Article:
1. Okay, now ever wondered what to do if you forgot the syntax of a loop, say for loop. Very simple, just type in for then click tab twice. Visual studio will do automatic filling for you 🙂 
  2. For debugging, use F5, F9, F10, F11.
  3. Declare variables as and when you need them. Don’t list everything on the top.
  4. Your machine code is found inside the bin folder -> debug of your project.

A small bit of an array snippet so that we stick to coding.

int[] array = new int[5]; // this is the array declaration
for (int i = 0; i < array.Length; i++) // length of the array is 5
{
array[i] = 2 * i;
Console.WriteLine(array[i]);

}
Console.ReadLine();

Now 2 ways to loop through the elements of an int array and a string array are given below:

int[] array = new int[] { 1,2,3,4,5};
for (int i = 0; i < array.Length; i++)
{
array[i] = 2 * i;
Console.WriteLine(array[i]);

}
foreach (int item in array)
{
Console.WriteLine(item);
}

string[] str = new string[] { “hi”, “hello”, “3”, “ok” };
for (int i = 0; i < str.Length; i++)
{
Console.WriteLine(str[i]);
}

foreach (string item in str)
{
Console.WriteLine(item);
}
Console.ReadLine();

We can make use of a simple for loop or we could you a foreach loop

I’m Learning C# – Part 6

Today we will study about methods or functions. We already know one method which is main (). In the statement, static void main (string [] args), main is the name of the function that returns nothing or void. 

How does a method work? First we need to define a method with the return type if any and also mention the arguments that will be passed to that method. Then we need to call the method from our program. The advantage of this is we can call the method any number of times without having to actually repeat the lines of code over and over.

The following is a code that makes use of method ‘area’ to calculate and print the area of a circle when the radius is inputted.

static double area (double x)
{
return 3.14 * x * x;

}
static void Main (string [] args)
{
Console.WriteLine(“enter the number”);
double num = Convert.ToDouble(Console.ReadLine());
Console.WriteLine(“The area is {0}”, area(num));
}

If you have issues with remembering the order in which the arguments are defined in the methods, during passing you can name the arguments in the style given below:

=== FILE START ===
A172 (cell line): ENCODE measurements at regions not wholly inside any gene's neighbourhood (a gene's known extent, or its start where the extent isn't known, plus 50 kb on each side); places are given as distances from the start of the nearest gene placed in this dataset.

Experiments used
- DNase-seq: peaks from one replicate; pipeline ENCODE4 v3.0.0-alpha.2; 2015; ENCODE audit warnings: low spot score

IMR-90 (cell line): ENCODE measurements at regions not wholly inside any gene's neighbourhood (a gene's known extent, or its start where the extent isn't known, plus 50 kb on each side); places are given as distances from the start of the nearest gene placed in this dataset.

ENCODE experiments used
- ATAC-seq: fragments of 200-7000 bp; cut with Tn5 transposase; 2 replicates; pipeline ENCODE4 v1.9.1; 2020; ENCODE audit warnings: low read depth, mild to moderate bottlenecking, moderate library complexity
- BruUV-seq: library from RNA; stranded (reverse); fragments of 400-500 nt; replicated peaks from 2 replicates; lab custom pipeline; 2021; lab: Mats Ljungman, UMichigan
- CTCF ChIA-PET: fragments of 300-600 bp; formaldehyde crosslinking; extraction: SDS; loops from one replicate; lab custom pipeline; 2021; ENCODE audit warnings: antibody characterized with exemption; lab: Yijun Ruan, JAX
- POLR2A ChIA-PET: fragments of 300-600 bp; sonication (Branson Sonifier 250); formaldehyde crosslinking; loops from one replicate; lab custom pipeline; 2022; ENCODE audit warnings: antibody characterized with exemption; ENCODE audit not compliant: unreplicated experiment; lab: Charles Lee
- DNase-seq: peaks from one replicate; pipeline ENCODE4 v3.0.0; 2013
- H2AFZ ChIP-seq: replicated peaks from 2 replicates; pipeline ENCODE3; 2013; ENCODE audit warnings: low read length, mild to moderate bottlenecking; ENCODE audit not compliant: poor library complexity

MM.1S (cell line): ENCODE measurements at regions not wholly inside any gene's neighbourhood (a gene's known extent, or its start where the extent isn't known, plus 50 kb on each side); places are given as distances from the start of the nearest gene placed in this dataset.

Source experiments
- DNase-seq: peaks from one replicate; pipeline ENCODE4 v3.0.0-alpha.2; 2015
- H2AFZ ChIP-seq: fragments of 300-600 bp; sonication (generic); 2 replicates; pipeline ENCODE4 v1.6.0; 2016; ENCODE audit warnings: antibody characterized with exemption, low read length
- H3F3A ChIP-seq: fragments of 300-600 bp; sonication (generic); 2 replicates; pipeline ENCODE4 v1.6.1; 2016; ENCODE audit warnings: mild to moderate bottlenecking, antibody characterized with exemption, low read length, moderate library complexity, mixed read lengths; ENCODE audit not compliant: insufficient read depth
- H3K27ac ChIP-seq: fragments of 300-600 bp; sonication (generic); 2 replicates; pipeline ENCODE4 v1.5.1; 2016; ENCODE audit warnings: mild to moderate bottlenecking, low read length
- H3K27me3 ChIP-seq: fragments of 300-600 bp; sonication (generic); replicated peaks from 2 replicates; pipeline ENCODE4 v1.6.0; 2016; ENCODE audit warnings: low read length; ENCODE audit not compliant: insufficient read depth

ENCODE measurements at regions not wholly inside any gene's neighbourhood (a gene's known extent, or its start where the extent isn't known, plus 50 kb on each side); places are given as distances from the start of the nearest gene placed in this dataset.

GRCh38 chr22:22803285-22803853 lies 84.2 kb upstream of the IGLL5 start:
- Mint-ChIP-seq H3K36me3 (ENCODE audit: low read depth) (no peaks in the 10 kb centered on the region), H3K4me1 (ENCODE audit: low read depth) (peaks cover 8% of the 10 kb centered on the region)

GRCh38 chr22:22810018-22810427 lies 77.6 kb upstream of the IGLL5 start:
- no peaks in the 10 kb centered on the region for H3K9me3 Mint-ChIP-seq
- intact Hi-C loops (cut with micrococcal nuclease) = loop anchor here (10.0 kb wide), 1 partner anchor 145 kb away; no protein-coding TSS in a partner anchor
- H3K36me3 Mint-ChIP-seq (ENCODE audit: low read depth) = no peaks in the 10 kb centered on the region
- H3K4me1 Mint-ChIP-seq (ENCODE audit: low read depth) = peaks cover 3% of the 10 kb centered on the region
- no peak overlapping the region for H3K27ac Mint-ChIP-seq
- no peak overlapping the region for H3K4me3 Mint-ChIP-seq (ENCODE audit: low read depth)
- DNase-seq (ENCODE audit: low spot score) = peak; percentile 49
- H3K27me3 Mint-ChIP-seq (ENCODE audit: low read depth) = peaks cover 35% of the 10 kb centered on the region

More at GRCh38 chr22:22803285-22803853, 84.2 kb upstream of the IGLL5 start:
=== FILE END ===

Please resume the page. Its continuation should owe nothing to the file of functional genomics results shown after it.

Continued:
static int volume (int x, int y, int z)
{
return x*y*z;

}
static void Main (string [] args)
{
int x, y, z;
Console.WriteLine(“The volume is {0}”, volume(x:4, z:5, y:2));
}

In these examples even though the parameters where passed to method and operations were performed on them, the actual values of the parameters remain the same. This is called ‘ call by value’.

static void num (ref int y)
{
y /= 2; ;

}
static void Main (string [] args)
{
int x = 10;
num(ref x);
Console.WriteLine(“x is {0} – call by reference”, x);
}

In call by reference, you are actually not making a copy of the parameter being passed but passing the memory location which means any operation you do in the method on the parameter will be stored in the same memory location itself. In the above case, the output will not be 10 but 5. Remember the ‘ref’ keyword is required in the method and while calling.

static void num (out int y)
{
y = 2;

}
static void Main (string [] args)
{
int x;
num(out x);
Console.WriteLine(“x is {0} – call by output”, x);
}

You use the out keyword when you want to pass value from the method to the main function. In this case, output is 2 which is nothing but the value of y passed into x through the out.

In the following code we use method overloading which means methods that have same name but only differ in the arguments.

static int sum (int x, int y)
{
return x+y;

}
static int sum(ref int x, ref int y)
{
x += 5;
y *= 2;
return x + y;

}
static int sum1(out int x, out int y)
{
x = 9;
y = 10;
return x + y;

}
static void Main (string [] args)
{
int x = 1, y = 2;
Console.WriteLine(“x is {0} y is {1} and returned values is {2}”, x,y,sum(y:3,x:5)); // x is 1 y is 2 and returned values is 8
sum(ref y, ref x);
Console.WriteLine(“x is {0} y is {1}”, x, y); //x is 2 y is 7
sum1(out y, out x);
Console.WriteLine(“x is {0} y is {1}”, x, y);//x is 10 y is 9
}

I’m Learning C# – Part 5

In the precious post, we had used if, else if and else in the code for for loop.  What it does is it states under this condition, you execute the following statements.

Another similar statement is the switch.